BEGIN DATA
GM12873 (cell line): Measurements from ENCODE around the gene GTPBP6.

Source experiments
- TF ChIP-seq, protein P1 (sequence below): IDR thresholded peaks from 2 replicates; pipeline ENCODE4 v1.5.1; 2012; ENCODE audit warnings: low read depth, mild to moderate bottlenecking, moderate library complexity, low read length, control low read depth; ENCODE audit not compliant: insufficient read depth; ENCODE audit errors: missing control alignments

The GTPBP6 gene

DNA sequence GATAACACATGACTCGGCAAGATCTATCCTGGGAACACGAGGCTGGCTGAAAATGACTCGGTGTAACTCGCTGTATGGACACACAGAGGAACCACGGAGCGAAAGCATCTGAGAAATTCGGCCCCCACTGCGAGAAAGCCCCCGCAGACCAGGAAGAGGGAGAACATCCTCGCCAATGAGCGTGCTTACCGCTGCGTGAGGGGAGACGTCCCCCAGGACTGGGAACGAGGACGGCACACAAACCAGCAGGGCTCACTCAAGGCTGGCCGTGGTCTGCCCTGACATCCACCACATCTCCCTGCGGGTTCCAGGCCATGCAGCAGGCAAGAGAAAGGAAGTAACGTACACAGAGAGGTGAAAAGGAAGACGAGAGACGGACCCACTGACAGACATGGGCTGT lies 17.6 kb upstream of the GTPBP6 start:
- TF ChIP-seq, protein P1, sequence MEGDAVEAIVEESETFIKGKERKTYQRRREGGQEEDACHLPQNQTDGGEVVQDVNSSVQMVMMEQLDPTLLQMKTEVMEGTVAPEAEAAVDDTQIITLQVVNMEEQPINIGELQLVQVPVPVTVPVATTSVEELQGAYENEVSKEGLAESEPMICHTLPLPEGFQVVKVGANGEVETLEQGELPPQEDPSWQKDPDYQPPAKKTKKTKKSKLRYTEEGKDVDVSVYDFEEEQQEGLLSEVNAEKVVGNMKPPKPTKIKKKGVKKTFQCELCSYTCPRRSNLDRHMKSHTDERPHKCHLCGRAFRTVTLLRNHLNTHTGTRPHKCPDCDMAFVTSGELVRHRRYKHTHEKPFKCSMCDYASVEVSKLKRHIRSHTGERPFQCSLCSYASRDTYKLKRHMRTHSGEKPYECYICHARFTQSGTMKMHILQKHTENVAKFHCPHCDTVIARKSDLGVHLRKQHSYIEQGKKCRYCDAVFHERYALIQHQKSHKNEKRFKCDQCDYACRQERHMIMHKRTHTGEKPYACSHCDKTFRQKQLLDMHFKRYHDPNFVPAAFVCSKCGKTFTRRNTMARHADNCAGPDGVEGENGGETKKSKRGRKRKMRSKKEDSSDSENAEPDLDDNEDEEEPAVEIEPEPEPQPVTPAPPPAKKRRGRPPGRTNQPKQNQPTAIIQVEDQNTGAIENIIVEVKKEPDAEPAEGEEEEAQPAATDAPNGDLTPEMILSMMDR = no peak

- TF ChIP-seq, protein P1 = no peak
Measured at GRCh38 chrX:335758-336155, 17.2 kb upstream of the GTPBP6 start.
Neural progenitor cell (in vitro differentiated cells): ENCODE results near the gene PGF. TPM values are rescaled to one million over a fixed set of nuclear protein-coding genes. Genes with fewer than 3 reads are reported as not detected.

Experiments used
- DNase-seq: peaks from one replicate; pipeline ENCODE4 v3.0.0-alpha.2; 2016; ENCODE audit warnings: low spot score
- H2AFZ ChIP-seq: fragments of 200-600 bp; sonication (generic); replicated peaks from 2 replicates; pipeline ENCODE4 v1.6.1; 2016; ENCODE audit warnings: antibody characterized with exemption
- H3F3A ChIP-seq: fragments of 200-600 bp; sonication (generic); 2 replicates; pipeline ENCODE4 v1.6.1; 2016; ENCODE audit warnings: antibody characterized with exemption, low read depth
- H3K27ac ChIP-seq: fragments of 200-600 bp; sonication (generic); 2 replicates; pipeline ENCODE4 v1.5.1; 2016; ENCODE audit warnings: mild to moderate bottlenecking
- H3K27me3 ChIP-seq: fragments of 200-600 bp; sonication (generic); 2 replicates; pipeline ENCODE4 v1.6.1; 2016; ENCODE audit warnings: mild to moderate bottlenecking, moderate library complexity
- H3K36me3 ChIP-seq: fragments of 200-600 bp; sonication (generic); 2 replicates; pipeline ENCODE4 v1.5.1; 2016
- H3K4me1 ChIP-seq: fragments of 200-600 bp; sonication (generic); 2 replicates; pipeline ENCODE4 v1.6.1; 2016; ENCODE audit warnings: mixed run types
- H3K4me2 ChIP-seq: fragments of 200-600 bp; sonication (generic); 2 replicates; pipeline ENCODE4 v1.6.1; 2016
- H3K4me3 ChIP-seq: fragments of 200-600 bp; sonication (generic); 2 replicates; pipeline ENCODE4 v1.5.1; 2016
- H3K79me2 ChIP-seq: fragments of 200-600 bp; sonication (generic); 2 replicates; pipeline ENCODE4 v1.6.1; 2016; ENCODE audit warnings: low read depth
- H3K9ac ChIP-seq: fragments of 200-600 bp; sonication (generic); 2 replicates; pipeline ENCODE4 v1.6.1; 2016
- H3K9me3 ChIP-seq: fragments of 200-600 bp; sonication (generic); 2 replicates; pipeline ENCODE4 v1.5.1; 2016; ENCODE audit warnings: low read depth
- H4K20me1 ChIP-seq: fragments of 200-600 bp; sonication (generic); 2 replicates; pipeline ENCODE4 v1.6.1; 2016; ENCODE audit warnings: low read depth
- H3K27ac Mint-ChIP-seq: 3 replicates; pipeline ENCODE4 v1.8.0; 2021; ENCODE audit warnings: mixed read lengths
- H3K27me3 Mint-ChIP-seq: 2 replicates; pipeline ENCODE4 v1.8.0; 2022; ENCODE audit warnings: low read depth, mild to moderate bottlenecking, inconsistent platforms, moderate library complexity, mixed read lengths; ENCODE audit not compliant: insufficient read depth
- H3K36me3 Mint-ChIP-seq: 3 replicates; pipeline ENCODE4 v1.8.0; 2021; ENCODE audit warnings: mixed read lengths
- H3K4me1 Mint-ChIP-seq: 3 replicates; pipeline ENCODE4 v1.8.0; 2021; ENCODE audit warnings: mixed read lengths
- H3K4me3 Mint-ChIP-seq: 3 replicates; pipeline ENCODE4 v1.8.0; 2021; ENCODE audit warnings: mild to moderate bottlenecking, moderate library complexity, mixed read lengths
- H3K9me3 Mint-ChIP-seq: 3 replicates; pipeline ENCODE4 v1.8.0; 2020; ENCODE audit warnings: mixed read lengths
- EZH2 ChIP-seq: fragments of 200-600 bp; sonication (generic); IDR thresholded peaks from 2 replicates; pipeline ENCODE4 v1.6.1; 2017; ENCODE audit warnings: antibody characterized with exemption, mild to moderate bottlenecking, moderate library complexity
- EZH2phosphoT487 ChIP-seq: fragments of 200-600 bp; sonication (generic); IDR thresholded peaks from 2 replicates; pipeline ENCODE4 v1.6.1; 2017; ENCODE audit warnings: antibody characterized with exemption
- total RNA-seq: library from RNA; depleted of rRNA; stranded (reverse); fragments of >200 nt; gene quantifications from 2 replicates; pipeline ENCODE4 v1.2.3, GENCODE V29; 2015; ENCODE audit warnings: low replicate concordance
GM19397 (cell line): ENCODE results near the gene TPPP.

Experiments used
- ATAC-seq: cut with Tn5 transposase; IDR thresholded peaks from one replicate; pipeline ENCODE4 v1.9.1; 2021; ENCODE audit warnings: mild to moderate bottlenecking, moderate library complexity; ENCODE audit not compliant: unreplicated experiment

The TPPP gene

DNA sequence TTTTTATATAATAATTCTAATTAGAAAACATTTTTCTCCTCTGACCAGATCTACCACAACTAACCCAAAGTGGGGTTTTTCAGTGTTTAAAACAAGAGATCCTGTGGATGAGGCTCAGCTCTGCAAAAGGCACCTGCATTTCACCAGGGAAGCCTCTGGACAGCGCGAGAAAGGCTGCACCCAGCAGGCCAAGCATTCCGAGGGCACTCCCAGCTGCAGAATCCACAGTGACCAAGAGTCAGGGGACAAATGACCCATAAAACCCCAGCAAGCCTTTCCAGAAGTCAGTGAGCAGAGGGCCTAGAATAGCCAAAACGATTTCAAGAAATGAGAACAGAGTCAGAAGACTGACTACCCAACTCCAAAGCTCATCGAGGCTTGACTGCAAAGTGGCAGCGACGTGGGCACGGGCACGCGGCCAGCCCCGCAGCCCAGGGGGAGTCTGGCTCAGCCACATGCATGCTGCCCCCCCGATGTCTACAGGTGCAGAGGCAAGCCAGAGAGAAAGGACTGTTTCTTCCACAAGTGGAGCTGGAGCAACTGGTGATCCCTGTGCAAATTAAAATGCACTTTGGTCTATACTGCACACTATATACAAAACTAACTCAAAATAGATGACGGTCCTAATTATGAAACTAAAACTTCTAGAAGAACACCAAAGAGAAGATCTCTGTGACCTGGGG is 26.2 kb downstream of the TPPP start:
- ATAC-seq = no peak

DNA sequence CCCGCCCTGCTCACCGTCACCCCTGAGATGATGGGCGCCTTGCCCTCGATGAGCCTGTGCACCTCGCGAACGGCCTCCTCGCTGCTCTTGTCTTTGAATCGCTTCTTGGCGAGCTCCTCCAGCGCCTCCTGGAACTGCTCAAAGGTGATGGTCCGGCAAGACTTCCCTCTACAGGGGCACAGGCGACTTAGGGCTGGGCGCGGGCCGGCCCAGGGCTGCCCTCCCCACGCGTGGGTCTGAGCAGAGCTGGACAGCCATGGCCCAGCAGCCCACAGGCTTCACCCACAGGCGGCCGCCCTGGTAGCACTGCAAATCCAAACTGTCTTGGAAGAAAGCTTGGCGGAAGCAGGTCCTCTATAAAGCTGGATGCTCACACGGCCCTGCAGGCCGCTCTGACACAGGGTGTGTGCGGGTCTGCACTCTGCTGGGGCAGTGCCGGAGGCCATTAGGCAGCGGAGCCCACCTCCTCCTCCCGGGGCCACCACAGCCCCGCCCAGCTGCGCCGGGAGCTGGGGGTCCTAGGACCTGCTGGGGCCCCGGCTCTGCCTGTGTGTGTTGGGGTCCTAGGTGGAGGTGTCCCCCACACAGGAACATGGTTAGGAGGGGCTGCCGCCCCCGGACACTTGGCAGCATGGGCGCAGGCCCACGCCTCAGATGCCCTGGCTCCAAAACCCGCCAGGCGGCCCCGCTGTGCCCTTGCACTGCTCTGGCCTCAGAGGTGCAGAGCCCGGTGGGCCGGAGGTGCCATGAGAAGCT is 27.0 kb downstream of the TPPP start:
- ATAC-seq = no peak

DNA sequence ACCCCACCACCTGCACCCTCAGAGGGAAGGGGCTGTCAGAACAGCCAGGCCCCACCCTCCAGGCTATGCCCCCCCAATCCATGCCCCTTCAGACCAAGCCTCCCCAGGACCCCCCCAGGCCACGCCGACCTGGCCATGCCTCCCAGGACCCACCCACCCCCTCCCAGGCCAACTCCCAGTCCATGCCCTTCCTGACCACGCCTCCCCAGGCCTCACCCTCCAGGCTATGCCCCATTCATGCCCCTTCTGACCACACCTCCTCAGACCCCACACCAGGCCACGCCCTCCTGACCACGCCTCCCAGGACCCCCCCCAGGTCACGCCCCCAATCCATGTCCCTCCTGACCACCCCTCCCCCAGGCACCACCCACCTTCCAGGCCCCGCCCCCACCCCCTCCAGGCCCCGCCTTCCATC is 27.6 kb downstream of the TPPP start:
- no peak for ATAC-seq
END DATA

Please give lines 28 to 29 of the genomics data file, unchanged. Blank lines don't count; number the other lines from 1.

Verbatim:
- H3K4me3 Mint-ChIP-seq: 3 replicates; pipeline ENCODE4 v1.8.0; 2021; ENCODE audit warnings: mild to moderate bottlenecking, moderate library complexity, mixed read lengths
- H3K9me3 Mint-ChIP-seq: 3 replicates; pipeline ENCODE4 v1.8.0; 2020; ENCODE audit warnings: mixed read lengths